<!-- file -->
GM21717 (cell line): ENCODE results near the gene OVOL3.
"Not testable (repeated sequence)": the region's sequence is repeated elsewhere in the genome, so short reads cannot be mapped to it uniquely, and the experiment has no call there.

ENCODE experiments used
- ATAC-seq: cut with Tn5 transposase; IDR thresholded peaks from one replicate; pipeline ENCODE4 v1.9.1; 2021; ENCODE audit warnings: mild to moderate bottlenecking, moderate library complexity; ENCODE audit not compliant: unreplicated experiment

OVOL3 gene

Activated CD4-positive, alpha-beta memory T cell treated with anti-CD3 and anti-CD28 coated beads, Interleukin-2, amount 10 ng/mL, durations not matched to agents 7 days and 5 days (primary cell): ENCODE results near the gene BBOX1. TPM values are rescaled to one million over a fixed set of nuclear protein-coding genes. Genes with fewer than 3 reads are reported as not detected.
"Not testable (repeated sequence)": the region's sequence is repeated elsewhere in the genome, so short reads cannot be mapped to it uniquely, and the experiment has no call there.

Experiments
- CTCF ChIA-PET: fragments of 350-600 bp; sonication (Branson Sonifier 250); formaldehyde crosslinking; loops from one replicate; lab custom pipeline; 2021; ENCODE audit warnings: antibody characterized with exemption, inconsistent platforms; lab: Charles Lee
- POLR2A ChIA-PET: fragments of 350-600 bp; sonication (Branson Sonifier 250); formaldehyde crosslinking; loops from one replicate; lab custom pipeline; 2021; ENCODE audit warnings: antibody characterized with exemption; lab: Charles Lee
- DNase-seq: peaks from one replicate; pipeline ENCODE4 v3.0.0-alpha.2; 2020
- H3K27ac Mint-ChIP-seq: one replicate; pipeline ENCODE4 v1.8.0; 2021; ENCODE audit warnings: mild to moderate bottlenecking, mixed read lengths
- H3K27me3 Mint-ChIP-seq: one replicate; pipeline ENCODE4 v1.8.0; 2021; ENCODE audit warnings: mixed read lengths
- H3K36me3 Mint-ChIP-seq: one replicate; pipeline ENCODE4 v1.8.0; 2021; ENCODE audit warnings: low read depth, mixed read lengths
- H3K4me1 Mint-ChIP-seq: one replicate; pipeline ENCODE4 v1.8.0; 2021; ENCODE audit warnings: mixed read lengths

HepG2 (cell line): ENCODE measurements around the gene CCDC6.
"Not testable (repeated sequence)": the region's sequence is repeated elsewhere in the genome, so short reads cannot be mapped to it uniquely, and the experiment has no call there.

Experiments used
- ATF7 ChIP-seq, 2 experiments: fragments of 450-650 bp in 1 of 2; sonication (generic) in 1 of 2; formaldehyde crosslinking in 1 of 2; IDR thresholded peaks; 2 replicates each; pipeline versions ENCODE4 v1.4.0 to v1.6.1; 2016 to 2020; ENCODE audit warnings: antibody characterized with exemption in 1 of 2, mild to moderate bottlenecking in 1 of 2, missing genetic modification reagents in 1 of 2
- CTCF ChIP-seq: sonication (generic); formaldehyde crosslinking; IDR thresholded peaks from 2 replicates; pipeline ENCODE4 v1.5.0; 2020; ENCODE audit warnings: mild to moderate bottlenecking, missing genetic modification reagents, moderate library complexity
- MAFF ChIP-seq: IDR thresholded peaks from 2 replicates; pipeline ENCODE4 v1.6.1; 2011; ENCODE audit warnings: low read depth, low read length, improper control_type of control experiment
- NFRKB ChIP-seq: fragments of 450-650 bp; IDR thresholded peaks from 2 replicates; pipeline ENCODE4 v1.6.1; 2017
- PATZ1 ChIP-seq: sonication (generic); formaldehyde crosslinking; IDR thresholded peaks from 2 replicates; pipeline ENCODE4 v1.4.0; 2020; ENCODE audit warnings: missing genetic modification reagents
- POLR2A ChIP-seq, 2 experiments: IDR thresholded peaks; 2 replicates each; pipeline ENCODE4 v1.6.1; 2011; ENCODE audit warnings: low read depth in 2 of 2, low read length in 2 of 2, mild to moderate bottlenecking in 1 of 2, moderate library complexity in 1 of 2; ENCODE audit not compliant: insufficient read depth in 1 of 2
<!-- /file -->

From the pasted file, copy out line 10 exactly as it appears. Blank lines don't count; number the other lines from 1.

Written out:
- POLR2A ChIA-PET: fragments of 350-600 bp; sonication (Branson Sonifier 250); formaldehyde crosslinking; loops from one replicate; lab custom pipeline; 2021; ENCODE audit warnings: antibody characterized with exemption; lab: Charles Lee